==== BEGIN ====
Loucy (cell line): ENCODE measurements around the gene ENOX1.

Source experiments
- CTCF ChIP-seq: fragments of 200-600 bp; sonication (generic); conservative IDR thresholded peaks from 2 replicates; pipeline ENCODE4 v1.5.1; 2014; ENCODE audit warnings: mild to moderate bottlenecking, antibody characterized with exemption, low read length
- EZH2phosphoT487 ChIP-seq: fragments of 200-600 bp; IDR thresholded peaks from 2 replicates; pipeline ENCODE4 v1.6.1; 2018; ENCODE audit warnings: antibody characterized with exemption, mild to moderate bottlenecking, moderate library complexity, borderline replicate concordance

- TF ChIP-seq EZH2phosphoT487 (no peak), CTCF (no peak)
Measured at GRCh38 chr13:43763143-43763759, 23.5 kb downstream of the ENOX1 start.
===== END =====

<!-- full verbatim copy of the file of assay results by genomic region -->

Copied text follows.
Loucy (cell line): ENCODE measurements around the gene ENOX1.

Source experiments
- CTCF ChIP-seq: fragments of 200-600 bp; sonication (generic); conservative IDR thresholded peaks from 2 replicates; pipeline ENCODE4 v1.5.1; 2014; ENCODE audit warnings: mild to moderate bottlenecking, antibody characterized with exemption, low read length
- EZH2phosphoT487 ChIP-seq: fragments of 200-600 bp; IDR thresholded peaks from 2 replicates; pipeline ENCODE4 v1.6.1; 2018; ENCODE audit warnings: antibody characterized with exemption, mild to moderate bottlenecking, moderate library complexity, borderline replicate concordance

- TF ChIP-seq EZH2phosphoT487 (no peak), CTCF (no peak)
Measured at GRCh38 chr13:43763143-43763759, 23.5 kb downstream of the ENOX1 start.